In the interview Leonard said that out of the dozens of families and inmates that have reached out to her on Twitter and Facebook, not one has gotten a response from governor-elect Tate Reeves.

Reeves last Facebook post regarding this issue was on January 4, at 9:25 AM focusing on two inmates that escaped. One has since been caught. The other is still at large as of this writing.

Mississippi Department of Corrections also took to Facebook with a picture of Commissioner Pelicia Hall assessing the situation with a blank notepad.

​According to the Department of Corrections website, in 2018, Commissioner Hall stated:

“We should never let up with our shakedowns, whether they are on a small or large scale.”

It appears that her focus is still on smuggled cell phones and not the safety and well being of the inmates behind her prison walls.

Pinac News spoke to one of the inmates family members, in a phone interview, pictured in our previous article and have learned more information about one of the inmates .

Inmate Jason Gaston in Unit 29 was talking to a family member right before the riot started, as they talked daily. The family member said that it got really loud and Gaston had to end the call. The family member was able to reach back out to the number he last spoke to him and was told by the inmates friends that he was stabbed numerous times. They also told him that they rendered aid to him, not the guards. The family member also told Pinac News that his cellmate was a Vice Lord. Since then, he has not heard from him. The family member attempted to contact the prison but they were of no help.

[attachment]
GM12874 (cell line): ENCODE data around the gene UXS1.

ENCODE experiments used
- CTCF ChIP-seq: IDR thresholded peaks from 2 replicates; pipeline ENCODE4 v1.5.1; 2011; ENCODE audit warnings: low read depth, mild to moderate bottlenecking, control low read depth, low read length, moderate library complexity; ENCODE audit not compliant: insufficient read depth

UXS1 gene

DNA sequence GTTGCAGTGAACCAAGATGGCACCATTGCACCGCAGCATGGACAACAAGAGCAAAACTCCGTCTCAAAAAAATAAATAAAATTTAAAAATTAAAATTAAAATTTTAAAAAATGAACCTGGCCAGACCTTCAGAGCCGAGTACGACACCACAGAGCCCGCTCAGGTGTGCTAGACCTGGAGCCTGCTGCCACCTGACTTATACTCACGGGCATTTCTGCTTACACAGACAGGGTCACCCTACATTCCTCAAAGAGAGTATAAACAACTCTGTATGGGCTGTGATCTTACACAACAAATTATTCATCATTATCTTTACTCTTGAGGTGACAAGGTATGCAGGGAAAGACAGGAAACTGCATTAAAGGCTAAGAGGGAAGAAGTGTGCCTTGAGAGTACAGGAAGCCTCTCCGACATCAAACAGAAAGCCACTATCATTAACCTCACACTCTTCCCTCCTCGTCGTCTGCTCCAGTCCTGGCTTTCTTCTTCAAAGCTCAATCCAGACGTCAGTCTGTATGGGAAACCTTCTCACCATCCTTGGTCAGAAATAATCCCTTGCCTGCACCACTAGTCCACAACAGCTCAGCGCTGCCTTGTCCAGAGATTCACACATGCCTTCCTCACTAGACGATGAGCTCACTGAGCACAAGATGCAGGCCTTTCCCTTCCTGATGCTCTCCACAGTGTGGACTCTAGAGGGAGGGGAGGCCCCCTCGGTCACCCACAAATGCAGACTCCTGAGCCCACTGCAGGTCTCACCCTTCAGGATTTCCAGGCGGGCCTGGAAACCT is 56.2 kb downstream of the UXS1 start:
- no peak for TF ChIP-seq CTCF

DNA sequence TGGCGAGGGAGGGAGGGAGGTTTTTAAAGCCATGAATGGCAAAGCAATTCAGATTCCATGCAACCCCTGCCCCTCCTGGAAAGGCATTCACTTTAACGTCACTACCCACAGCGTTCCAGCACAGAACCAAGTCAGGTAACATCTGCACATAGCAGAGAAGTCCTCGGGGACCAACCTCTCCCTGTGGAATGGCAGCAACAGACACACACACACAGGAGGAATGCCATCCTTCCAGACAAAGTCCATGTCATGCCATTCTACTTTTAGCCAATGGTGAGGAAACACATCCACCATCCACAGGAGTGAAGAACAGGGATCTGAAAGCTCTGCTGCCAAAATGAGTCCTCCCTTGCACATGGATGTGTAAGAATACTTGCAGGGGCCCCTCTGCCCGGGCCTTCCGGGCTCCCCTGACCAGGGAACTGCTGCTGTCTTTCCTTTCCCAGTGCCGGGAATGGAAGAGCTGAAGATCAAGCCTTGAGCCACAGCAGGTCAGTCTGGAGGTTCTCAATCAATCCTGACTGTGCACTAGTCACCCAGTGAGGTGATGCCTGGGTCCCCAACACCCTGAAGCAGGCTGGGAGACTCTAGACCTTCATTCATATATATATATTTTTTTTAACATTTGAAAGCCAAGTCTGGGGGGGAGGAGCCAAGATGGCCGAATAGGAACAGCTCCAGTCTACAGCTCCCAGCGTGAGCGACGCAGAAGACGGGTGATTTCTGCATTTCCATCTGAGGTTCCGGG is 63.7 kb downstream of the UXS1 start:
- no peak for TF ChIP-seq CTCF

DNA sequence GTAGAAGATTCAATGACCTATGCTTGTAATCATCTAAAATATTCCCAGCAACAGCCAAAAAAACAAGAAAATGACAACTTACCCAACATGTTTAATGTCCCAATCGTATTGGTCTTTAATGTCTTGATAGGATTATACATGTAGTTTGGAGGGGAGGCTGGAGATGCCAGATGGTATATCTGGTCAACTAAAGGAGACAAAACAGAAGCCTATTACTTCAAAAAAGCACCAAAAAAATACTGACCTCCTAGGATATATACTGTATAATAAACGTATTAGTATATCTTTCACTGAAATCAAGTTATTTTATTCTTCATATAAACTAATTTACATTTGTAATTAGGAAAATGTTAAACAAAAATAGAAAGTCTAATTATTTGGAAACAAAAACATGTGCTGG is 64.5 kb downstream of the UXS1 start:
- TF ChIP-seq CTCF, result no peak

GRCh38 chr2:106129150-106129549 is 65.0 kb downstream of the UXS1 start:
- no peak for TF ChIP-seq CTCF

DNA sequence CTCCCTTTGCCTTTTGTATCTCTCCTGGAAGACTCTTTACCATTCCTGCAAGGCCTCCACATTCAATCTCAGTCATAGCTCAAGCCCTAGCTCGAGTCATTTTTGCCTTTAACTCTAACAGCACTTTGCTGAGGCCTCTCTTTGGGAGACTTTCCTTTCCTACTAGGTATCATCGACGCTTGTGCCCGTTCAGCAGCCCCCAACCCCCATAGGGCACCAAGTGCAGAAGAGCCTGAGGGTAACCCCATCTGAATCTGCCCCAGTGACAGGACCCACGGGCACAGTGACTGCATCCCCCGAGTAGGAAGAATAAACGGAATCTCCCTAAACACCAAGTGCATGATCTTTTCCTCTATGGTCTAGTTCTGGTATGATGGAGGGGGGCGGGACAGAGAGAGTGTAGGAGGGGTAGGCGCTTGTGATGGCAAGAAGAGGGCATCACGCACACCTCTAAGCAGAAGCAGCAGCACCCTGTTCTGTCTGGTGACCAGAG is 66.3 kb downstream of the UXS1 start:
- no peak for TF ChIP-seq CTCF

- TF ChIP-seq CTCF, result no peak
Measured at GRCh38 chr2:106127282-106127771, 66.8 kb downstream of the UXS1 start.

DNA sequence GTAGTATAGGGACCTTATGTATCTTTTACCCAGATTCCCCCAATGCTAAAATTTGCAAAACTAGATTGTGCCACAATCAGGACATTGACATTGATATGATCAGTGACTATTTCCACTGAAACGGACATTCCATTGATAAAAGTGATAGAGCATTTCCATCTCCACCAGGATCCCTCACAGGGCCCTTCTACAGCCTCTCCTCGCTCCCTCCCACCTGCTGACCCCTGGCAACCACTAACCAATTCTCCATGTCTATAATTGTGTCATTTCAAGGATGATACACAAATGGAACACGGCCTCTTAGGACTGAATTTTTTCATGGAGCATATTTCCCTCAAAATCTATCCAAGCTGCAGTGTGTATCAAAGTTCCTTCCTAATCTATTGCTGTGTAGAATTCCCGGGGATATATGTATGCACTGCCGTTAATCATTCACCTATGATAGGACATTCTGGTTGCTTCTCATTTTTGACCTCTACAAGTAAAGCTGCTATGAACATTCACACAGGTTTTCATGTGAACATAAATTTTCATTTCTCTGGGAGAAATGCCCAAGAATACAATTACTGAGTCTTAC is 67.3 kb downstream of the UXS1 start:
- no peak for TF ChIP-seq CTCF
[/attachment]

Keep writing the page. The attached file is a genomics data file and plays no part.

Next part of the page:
​On January 5, Mississippi Hot Topics uploaded a picture of what appears to be a guard asleep at her desk.

Pinac News received a video as a tip of a shakedown that happened on January 5, where the guards threw all of the inmates personal belongings that contained letters, pictures, food, and hygienic supplies. In the same video, the inmate says that they have been late on giving them food.

Thanks to inmates turning into citizen journalists, the evidence clearly shows that the ones running the prison system in Mississippi prioritize cell phones over the safety of the inmates.